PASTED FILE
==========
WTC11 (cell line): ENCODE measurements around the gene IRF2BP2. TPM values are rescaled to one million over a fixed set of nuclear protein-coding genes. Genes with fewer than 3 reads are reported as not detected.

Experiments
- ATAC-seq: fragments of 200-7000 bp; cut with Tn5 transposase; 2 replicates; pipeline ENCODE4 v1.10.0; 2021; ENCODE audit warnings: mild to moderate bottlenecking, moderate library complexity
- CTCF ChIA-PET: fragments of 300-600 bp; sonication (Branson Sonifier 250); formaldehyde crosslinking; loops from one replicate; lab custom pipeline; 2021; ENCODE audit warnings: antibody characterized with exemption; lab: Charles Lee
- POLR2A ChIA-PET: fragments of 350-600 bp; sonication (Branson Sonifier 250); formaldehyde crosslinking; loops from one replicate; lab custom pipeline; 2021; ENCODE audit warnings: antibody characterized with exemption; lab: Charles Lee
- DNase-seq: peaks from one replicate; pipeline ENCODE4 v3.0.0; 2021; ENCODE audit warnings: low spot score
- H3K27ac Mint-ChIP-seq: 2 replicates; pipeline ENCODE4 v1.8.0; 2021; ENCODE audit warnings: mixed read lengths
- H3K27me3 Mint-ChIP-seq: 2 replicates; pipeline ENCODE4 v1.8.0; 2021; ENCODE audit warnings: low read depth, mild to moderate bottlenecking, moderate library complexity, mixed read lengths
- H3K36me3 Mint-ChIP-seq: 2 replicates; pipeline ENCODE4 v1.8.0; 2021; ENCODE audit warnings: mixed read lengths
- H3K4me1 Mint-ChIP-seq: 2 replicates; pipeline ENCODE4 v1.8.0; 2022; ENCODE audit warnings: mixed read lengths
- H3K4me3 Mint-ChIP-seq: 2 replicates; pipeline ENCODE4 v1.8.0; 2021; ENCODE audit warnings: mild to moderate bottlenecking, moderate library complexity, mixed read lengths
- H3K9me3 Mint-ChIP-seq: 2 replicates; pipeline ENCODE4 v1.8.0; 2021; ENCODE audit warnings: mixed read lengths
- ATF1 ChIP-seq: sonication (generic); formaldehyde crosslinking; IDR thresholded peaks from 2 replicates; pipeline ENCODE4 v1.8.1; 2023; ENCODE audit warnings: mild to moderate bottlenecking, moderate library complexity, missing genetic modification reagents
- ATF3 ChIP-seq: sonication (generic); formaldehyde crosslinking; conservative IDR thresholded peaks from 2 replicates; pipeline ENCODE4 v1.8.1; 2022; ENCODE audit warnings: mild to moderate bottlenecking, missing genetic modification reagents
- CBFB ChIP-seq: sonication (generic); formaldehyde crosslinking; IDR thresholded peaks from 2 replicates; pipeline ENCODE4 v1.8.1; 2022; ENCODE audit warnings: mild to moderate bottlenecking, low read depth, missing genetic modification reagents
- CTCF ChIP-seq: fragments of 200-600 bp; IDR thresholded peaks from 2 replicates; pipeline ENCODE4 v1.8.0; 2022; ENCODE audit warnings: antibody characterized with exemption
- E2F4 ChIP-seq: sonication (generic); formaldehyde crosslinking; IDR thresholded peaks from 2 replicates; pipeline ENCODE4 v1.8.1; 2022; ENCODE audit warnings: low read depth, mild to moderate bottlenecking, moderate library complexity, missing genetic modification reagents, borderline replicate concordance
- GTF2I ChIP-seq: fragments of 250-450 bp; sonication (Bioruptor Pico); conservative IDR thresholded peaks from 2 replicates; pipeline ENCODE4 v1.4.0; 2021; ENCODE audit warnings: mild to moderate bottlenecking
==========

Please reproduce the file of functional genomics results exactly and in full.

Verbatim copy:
WTC11 (cell line): ENCODE measurements around the gene IRF2BP2. TPM values are rescaled to one million over a fixed set of nuclear protein-coding genes. Genes with fewer than 3 reads are reported as not detected.

Experiments
- ATAC-seq: fragments of 200-7000 bp; cut with Tn5 transposase; 2 replicates; pipeline ENCODE4 v1.10.0; 2021; ENCODE audit warnings: mild to moderate bottlenecking, moderate library complexity
- CTCF ChIA-PET: fragments of 300-600 bp; sonication (Branson Sonifier 250); formaldehyde crosslinking; loops from one replicate; lab custom pipeline; 2021; ENCODE audit warnings: antibody characterized with exemption; lab: Charles Lee
- POLR2A ChIA-PET: fragments of 350-600 bp; sonication (Branson Sonifier 250); formaldehyde crosslinking; loops from one replicate; lab custom pipeline; 2021; ENCODE audit warnings: antibody characterized with exemption; lab: Charles Lee
- DNase-seq: peaks from one replicate; pipeline ENCODE4 v3.0.0; 2021; ENCODE audit warnings: low spot score
- H3K27ac Mint-ChIP-seq: 2 replicates; pipeline ENCODE4 v1.8.0; 2021; ENCODE audit warnings: mixed read lengths
- H3K27me3 Mint-ChIP-seq: 2 replicates; pipeline ENCODE4 v1.8.0; 2021; ENCODE audit warnings: low read depth, mild to moderate bottlenecking, moderate library complexity, mixed read lengths
- H3K36me3 Mint-ChIP-seq: 2 replicates; pipeline ENCODE4 v1.8.0; 2021; ENCODE audit warnings: mixed read lengths
- H3K4me1 Mint-ChIP-seq: 2 replicates; pipeline ENCODE4 v1.8.0; 2022; ENCODE audit warnings: mixed read lengths
- H3K4me3 Mint-ChIP-seq: 2 replicates; pipeline ENCODE4 v1.8.0; 2021; ENCODE audit warnings: mild to moderate bottlenecking, moderate library complexity, mixed read lengths
- H3K9me3 Mint-ChIP-seq: 2 replicates; pipeline ENCODE4 v1.8.0; 2021; ENCODE audit warnings: mixed read lengths
- ATF1 ChIP-seq: sonication (generic); formaldehyde crosslinking; IDR thresholded peaks from 2 replicates; pipeline ENCODE4 v1.8.1; 2023; ENCODE audit warnings: mild to moderate bottlenecking, moderate library complexity, missing genetic modification reagents
- ATF3 ChIP-seq: sonication (generic); formaldehyde crosslinking; conservative IDR thresholded peaks from 2 replicates; pipeline ENCODE4 v1.8.1; 2022; ENCODE audit warnings: mild to moderate bottlenecking, missing genetic modification reagents
- CBFB ChIP-seq: sonication (generic); formaldehyde crosslinking; IDR thresholded peaks from 2 replicates; pipeline ENCODE4 v1.8.1; 2022; ENCODE audit warnings: mild to moderate bottlenecking, low read depth, missing genetic modification reagents
- CTCF ChIP-seq: fragments of 200-600 bp; IDR thresholded peaks from 2 replicates; pipeline ENCODE4 v1.8.0; 2022; ENCODE audit warnings: antibody characterized with exemption
- E2F4 ChIP-seq: sonication (generic); formaldehyde crosslinking; IDR thresholded peaks from 2 replicates; pipeline ENCODE4 v1.8.1; 2022; ENCODE audit warnings: low read depth, mild to moderate bottlenecking, moderate library complexity, missing genetic modification reagents, borderline replicate concordance
- GTF2I ChIP-seq: fragments of 250-450 bp; sonication (Bioruptor Pico); conservative IDR thresholded peaks from 2 replicates; pipeline ENCODE4 v1.4.0; 2021; ENCODE audit warnings: mild to moderate bottlenecking